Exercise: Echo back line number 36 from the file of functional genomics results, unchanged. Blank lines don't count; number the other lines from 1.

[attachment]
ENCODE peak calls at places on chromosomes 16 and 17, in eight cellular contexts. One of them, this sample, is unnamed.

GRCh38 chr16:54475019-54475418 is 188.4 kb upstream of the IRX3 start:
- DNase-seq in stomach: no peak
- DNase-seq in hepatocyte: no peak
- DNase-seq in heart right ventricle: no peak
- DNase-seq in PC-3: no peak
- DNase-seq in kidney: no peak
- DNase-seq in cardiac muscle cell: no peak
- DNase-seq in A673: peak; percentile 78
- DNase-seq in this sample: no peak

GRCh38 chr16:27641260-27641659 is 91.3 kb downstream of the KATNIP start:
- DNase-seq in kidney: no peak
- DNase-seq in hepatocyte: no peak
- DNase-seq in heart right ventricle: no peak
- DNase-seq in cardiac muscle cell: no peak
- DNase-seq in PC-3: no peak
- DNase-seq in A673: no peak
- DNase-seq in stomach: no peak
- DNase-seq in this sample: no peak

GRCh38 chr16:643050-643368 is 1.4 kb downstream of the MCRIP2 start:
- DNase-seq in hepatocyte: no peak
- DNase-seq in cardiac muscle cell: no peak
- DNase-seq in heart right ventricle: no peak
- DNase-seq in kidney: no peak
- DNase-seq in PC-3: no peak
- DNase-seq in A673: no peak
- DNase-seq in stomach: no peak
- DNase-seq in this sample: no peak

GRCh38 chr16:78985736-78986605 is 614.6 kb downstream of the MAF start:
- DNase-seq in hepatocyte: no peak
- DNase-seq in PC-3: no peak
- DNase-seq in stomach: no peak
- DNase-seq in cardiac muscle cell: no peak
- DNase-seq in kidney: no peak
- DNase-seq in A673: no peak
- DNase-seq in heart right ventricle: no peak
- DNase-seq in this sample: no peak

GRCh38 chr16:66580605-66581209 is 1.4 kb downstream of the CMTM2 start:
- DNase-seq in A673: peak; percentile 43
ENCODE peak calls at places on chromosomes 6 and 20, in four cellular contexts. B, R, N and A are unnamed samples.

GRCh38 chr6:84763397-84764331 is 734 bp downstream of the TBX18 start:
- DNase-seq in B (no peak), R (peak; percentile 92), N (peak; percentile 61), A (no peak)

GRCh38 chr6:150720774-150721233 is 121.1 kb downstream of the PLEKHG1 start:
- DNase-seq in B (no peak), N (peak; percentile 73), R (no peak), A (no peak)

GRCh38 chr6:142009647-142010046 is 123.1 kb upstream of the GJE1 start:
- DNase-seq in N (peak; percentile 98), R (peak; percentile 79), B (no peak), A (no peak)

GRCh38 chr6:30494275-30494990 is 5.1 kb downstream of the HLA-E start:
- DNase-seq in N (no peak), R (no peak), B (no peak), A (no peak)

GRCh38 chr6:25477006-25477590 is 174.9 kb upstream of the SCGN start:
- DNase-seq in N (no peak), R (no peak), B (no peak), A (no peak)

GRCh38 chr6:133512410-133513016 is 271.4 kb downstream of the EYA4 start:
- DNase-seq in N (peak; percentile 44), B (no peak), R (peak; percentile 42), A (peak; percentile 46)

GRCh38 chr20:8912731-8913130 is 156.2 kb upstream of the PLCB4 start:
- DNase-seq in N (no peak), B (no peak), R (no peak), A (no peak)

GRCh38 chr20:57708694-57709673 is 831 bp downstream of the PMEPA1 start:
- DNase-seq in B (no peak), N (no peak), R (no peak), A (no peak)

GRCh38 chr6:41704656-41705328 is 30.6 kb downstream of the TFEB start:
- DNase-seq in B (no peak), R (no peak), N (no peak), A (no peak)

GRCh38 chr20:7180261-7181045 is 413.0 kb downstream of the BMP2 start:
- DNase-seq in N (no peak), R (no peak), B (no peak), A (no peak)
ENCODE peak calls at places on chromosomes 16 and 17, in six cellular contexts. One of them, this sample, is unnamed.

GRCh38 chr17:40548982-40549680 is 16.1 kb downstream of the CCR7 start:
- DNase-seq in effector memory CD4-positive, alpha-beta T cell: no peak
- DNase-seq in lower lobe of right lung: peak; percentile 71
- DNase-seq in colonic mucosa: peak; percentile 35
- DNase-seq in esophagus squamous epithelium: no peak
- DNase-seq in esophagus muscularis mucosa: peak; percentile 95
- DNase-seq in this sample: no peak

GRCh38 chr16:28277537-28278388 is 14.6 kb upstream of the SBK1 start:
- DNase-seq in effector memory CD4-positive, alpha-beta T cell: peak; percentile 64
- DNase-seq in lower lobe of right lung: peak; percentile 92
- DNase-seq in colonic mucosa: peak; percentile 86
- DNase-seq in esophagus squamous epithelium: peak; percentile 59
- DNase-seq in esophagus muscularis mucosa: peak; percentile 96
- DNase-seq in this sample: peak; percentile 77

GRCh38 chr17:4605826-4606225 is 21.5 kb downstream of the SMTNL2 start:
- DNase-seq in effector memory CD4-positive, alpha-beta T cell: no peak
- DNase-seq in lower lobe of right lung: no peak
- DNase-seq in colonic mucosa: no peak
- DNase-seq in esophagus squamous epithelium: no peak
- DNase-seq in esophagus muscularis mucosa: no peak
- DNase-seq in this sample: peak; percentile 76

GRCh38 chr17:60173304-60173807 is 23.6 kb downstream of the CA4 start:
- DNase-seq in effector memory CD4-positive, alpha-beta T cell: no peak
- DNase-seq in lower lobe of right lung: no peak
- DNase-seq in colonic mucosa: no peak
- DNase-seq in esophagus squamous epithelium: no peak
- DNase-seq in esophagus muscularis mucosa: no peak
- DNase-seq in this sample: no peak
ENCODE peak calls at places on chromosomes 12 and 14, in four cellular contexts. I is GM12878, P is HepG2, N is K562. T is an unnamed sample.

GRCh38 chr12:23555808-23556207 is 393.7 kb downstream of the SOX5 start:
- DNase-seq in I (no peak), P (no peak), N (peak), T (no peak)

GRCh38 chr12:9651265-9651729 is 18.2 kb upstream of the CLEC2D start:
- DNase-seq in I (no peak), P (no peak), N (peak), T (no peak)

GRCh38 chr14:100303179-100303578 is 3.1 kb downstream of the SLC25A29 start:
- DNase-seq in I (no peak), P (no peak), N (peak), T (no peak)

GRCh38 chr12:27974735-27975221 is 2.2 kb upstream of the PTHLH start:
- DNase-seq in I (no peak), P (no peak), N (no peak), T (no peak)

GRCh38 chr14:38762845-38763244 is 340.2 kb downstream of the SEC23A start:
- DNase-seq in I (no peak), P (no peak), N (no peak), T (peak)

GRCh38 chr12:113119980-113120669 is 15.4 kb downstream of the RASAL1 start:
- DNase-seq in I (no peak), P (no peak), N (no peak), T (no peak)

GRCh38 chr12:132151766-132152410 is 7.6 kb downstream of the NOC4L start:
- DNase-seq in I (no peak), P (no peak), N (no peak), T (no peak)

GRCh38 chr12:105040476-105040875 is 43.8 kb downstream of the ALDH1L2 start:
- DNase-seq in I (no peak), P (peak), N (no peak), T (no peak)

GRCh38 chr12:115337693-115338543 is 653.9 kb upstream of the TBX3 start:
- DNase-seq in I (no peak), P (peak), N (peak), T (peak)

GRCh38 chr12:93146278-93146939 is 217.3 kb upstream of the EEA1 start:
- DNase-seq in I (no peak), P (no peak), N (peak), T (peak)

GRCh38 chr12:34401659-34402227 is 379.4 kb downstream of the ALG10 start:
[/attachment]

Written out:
- DNase-seq in heart right ventricle: no peak